Pie in the sky

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Pie in the sky

 On Tuesday, the Moon Jae-in administration staged yet another gaudy event to unfold the details of its bold plan for a Korean New Deal project focused on creating 1.9 million jobs by spending a whopping 160 trillion won ($132.7 billion) — 114 trillion won by the central government and 46 trillion won by local governments and the private sector. The liberal government desires to create jobs in digital and green energy sectors “on a permanent basis” and reform Korea’s industrial structure to prepare for the post-coronavirus era. On top of that, the government seeks to establish a national system to ensure the job security of the entire population.

Moon emphatically said that the gargantuan project will pave the way for Korea to become a global leader for the next century. However, it is not clear if the New Deal will succeed in the face of all the obstacles set up by the government itself — such as suffocating layers of regulation and overly stringent labor policies. The public saw a number of prospective start-ups hit walls due to government regulations in the past, such as the van-hailing service Tada. As a result, 1.7 million Tada customers could not use the service and 12,000 drivers lost their job.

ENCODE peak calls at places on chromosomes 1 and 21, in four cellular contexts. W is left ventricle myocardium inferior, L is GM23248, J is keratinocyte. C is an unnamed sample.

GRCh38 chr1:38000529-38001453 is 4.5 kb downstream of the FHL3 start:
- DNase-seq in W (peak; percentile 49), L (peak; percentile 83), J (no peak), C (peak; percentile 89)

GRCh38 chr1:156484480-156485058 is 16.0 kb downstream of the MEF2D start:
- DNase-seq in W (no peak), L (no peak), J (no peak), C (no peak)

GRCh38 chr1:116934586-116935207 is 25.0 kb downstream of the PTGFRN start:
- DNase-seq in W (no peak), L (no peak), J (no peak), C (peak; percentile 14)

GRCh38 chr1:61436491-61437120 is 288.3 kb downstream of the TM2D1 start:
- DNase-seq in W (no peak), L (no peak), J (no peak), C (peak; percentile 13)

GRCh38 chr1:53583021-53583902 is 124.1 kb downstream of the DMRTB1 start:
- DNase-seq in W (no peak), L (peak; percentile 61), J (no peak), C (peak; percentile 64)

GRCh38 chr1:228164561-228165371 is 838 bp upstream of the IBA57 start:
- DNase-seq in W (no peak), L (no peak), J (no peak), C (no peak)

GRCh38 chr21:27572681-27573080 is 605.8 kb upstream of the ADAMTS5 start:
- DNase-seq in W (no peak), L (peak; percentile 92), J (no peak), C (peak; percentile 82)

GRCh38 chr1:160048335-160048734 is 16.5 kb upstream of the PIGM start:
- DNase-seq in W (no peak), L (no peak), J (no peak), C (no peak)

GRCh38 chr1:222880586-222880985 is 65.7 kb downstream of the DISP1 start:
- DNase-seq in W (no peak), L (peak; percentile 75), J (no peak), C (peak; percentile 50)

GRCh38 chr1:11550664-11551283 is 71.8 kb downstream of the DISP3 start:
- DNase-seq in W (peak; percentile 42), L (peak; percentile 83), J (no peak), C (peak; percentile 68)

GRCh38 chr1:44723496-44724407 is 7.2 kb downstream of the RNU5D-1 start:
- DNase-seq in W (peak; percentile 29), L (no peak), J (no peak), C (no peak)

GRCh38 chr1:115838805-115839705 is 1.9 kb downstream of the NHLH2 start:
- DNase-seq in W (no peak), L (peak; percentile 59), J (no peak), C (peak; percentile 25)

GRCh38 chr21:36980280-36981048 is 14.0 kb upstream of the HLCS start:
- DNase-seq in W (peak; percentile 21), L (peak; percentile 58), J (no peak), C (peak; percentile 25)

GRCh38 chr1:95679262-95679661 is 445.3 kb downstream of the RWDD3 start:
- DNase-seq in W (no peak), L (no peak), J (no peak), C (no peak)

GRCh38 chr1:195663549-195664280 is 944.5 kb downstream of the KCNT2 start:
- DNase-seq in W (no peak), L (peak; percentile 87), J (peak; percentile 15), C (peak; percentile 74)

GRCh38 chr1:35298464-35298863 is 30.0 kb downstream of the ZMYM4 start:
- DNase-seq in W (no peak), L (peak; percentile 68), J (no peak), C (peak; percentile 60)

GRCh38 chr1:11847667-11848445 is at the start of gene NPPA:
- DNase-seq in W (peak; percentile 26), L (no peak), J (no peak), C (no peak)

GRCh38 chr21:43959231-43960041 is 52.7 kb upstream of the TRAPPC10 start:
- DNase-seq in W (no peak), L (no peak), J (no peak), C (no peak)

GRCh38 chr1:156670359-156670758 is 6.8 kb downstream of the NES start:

That’s just the tip of the iceberg. Wehome, a room-sharing portal, could not take off because of other regulations. The government’s regulations are so notorious that a Bloomberg column wondered why the land that created K-pop cannot achieve innovations in digital platforms. Without removing such stumbling blocks, the president’s pledge to create jobs in new industries is nothing but a pipe dream.

The same applies to labor policy. Our start-ups are slaves to the rigid 52-hour workweek, a disadvantage in any competition with global companies. Chang Byung-gyu, chairman of the Presidential Committee on the Fourth Industrial Revolution, lamented about the government “taking away jobs from workers” due to the obvious need to work longer than 52 hours a week in many competitive industries.

In a strange turn, the New Deal includes a plethora of weird projects such as replacing old computers with new ones in schools and elevating energy efficiency of houses for public lease. Last month, the National Assembly Budget Office pointed out a slew of “inappropriate projects” when the government came up with a draft of the New Deal. Regardless, the government pushed on. What counts most is a successful ending. The government must create sustainable jobs by reinventing digital and green industries, eliminating stifling regulations and changing its pro-union labor policy. Without such dramatic transformations, the New Deal can never succeed.

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